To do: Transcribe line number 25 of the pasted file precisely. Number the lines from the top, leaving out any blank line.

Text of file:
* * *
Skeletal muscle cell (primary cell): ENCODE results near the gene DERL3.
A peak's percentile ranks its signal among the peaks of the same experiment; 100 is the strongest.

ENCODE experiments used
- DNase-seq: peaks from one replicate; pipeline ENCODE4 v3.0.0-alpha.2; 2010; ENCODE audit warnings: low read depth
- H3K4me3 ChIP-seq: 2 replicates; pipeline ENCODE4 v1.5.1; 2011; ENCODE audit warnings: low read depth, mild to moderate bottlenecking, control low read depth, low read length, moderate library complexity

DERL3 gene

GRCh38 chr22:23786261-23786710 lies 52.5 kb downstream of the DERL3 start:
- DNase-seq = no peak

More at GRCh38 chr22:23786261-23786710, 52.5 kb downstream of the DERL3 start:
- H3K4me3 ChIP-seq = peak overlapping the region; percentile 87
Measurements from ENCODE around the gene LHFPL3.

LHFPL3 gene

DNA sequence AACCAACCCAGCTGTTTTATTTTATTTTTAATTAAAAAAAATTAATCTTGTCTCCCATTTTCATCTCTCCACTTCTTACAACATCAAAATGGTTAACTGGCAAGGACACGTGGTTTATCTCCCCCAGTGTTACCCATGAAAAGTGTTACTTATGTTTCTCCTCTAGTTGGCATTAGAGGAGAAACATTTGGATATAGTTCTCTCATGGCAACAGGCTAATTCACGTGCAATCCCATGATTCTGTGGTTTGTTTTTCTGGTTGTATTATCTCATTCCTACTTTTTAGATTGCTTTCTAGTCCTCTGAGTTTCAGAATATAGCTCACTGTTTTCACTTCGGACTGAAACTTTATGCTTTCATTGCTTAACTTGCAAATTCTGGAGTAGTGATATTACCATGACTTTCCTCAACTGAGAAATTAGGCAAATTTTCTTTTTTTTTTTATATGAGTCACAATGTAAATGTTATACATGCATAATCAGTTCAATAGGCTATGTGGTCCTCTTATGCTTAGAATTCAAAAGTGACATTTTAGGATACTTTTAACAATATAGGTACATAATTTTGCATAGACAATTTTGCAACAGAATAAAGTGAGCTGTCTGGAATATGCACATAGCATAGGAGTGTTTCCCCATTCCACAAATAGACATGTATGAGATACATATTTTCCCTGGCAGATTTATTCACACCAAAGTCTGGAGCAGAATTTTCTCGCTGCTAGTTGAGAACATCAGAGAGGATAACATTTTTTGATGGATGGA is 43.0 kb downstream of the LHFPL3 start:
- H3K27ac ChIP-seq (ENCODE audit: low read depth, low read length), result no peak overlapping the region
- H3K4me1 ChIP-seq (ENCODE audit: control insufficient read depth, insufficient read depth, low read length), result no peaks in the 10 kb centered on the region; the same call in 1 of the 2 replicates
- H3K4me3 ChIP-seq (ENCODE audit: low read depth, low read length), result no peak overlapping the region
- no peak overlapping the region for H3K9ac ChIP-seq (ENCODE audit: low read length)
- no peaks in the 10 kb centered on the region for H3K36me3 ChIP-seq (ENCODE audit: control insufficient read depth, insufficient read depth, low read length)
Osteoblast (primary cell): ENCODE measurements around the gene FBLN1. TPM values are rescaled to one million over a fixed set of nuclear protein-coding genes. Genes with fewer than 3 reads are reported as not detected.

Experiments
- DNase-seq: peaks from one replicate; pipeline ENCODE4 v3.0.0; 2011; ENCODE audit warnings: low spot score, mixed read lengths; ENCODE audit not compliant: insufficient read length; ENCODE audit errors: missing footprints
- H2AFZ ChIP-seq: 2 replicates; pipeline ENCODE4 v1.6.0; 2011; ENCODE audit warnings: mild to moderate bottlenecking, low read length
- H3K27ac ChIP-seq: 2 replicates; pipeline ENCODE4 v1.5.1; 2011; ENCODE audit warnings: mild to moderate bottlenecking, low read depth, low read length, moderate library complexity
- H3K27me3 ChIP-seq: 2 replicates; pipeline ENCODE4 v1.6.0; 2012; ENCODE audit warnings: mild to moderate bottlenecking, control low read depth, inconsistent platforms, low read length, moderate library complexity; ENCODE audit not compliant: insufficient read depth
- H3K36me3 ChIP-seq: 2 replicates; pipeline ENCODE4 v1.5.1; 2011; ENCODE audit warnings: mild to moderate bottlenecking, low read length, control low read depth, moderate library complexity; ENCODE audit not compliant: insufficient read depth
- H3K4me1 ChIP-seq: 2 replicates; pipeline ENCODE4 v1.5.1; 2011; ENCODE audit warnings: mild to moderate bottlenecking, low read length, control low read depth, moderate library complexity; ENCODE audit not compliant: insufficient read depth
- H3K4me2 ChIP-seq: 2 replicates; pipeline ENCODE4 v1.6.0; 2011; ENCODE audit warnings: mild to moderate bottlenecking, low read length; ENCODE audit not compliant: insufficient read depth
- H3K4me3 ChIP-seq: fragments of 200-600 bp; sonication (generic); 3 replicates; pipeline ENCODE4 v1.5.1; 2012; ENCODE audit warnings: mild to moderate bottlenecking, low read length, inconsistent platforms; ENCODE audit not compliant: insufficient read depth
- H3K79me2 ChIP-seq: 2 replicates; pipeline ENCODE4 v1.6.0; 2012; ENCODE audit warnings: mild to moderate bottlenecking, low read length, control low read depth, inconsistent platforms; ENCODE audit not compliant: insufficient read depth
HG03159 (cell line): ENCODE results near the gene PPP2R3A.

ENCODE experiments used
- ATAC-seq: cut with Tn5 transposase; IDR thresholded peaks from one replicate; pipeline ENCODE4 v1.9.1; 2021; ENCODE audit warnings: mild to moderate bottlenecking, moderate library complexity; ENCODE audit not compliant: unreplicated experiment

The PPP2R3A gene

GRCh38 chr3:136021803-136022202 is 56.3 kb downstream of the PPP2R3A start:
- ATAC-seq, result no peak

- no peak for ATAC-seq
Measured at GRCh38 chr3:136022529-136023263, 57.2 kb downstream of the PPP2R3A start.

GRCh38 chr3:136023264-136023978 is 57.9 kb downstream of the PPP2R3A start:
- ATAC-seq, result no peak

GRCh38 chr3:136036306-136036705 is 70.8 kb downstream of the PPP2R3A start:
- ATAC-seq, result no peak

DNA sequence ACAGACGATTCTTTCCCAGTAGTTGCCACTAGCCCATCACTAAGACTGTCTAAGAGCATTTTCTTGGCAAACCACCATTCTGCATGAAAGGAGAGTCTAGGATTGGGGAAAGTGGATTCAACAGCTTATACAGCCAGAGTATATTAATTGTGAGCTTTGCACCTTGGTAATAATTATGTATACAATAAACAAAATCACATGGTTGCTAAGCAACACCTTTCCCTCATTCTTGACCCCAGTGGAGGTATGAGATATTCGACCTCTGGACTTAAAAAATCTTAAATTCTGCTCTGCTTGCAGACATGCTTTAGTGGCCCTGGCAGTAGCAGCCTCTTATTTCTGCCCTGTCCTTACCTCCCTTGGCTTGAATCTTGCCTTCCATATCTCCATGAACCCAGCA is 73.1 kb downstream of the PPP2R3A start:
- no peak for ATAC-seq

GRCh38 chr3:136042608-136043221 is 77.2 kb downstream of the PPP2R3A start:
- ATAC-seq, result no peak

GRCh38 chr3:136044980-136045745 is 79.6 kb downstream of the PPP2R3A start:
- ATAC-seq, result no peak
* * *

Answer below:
- H3K36me3 ChIP-seq: 2 replicates; pipeline ENCODE4 v1.5.1; 2011; ENCODE audit warnings: mild to moderate bottlenecking, low read length, control low read depth, moderate library complexity; ENCODE audit not compliant: insufficient read depth